Wednesday, August 31, 2016

Slaughtered & skinned, carcasses of 250 donkeys hazardously dumped without burial in Sohag

Mada Masr
250 skinned donkeys dumped without burial in Sohag

Tuesday, August 9, 2016

Officials in the Upper Egyptian governorate of Sohag are conducting investigations to identify those involved in dumping the carcasses of 250 skinned donkeys disposed of on a desert road near the town of Akhmim.

Local media outlets reported that investigations began on Monday, following the discovery of the donkeys the previous day. Graphic photos circulating on social media revealed how the animals were dumped in the open, after being slaughtered and skinned for their hides, which are increasingly being marketed as cattle leather and sold at marked-up prices in domestic markets.

The 250 carcasses were found in one concentrated area along a small desert road near the village of Kola without a safe or hygienic burial, in close proximity to agricultural and residential areas.

Sohag Governor Ayman Abdel Moneim has mobilized a team of veterinarians and environmental specialists from the governorate to safely dispose of the decomposing bodies at a safe distance away from any inhabited areas, reported the privately owned Youm7 news portal.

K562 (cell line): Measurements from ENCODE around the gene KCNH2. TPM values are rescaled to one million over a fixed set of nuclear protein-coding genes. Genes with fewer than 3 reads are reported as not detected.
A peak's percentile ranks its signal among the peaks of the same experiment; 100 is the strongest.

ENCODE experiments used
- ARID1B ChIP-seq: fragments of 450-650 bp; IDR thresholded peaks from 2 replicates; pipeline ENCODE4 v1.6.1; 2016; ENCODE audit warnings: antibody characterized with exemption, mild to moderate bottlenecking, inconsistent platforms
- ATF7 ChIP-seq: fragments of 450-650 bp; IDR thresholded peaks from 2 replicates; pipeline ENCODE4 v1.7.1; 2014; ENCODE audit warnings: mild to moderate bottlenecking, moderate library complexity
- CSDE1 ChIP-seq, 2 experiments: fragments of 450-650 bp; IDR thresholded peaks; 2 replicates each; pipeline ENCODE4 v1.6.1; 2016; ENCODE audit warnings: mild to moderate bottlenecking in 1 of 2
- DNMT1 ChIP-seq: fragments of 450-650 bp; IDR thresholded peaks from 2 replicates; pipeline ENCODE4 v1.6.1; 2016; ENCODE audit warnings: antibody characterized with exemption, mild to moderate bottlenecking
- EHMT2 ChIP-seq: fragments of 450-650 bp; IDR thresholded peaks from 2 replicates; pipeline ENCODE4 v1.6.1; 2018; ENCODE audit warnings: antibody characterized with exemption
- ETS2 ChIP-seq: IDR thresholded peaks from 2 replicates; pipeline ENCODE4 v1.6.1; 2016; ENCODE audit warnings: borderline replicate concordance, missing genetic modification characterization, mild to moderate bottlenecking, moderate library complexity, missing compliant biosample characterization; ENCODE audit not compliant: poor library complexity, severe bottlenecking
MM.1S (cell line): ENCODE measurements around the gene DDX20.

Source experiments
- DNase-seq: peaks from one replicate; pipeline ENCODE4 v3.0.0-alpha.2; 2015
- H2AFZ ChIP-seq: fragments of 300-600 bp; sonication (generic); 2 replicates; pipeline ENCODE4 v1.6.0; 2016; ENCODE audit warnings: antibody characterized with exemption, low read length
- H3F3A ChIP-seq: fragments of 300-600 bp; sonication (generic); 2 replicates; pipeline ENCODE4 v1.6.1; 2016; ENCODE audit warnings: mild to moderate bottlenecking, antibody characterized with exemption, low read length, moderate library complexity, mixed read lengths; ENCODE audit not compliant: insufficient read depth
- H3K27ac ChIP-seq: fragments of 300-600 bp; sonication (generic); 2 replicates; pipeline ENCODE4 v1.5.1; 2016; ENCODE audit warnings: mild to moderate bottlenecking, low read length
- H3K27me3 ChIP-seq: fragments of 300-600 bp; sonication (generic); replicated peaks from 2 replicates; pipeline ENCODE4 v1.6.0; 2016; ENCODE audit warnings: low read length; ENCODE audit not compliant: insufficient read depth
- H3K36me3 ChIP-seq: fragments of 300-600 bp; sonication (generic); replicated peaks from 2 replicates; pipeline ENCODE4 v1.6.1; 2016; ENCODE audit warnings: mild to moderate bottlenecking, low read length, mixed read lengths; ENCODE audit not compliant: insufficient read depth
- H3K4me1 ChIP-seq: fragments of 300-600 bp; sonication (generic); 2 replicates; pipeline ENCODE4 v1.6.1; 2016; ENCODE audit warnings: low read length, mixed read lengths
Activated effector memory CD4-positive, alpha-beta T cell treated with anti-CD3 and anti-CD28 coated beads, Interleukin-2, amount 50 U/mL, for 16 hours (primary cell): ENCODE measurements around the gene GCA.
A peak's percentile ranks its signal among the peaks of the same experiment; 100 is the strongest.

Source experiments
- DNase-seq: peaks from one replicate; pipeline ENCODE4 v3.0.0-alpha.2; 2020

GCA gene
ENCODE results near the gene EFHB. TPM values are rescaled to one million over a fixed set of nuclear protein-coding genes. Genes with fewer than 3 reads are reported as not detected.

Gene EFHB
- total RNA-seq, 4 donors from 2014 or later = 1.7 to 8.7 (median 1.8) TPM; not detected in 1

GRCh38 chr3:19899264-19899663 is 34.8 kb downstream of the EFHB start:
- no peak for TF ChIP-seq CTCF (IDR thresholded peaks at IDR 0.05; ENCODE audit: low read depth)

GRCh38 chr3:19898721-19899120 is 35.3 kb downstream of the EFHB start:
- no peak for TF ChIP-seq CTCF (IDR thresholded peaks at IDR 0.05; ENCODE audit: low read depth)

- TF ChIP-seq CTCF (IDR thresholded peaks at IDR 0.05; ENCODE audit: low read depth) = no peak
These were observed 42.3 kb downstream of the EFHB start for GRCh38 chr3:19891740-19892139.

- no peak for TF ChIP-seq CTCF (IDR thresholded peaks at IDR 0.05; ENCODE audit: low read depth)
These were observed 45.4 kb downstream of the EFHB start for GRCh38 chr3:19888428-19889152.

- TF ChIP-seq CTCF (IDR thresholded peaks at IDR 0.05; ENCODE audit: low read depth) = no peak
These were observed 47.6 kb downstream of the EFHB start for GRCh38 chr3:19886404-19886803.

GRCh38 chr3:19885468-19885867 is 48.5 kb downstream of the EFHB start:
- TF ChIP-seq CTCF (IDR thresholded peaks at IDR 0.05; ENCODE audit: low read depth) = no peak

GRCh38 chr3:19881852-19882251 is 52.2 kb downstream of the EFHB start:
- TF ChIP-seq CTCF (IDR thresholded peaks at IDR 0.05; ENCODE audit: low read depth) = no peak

The veterinarians noted that the donkeys had not been slaughtered for their meat, but had only been skinned for their hides, a recurring phenomenon in Egypt.

Less than one month ago, three men in Old Cairo were jailed after being apprehended in a tannery with the carcasses of four donkeys. Another three donkeys were found alive in the tannery.

The men reportedly confessed to selling the donkey hides for substantially marked-up prices at local leather shops and tanneries, which market them as being leather from cattle. Jailed pending investigations, they added that they were not slaughtering or selling the donkeys for their meat.

An unnamed veterinarian from the Ministry of Agriculture told local media outlets last month that the average price of an adult donkey may exceed LE200, yet some farmers and vendors of donkeys – who have traditionally supplied local zoos and circuses, to feed lions and tigers – are currently demanding nearly 10 times that price per animal.

He pointed out the sale of donkey hides is far more profitable than the sale of their meat, particularly amid market indicators of a growing overseas demand for donkey hides. Among the countries with the largest demand for donkey hides is China, where they are increasingly used to manufacture gelatin, glue and medicines.

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